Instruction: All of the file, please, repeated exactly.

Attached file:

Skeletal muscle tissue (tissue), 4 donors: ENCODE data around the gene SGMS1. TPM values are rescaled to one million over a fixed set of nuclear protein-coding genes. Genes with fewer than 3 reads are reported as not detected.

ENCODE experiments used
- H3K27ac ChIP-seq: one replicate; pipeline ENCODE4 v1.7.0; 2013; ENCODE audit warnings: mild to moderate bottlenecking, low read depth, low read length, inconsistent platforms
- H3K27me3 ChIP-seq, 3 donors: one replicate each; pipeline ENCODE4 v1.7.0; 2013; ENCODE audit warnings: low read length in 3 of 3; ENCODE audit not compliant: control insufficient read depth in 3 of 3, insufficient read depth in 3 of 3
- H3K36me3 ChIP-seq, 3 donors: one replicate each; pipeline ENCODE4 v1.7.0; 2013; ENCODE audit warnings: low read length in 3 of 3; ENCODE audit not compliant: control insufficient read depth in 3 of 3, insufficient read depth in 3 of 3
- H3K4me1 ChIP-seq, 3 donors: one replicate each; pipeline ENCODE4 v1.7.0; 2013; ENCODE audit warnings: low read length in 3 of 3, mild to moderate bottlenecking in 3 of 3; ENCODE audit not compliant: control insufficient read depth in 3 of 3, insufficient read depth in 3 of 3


Skeletal muscle tissue (tissue), 4 donors: ENCODE data around the gene SGMS1. TPM values are rescaled to one million over a fixed set of nuclear protein-coding genes. Genes with fewer than 3 reads are reported as not detected.

ENCODE experiments used
- H3K27ac ChIP-seq: one replicate; pipeline ENCODE4 v1.7.0; 2013; ENCODE audit warnings: mild to moderate bottlenecking, low read depth, low read length, inconsistent platforms
- H3K27me3 ChIP-seq, 3 donors: one replicate each; pipeline ENCODE4 v1.7.0; 2013; ENCODE audit warnings: low read length in 3 of 3; ENCODE audit not compliant: control insufficient read depth in 3 of 3, insufficient read depth in 3 of 3
- H3K36me3 ChIP-seq, 3 donors: one replicate each; pipeline ENCODE4 v1.7.0; 2013; ENCODE audit warnings: low read length in 3 of 3; ENCODE audit not compliant: control insufficient read depth in 3 of 3, insufficient read depth in 3 of 3
- H3K4me1 ChIP-seq, 3 donors: one replicate each; pipeline ENCODE4 v1.7.0; 2013; ENCODE audit warnings: low read length in 3 of 3, mild to moderate bottlenecking in 3 of 3; ENCODE audit not compliant: control insufficient read depth in 3 of 3, insufficient read depth in 3 of 3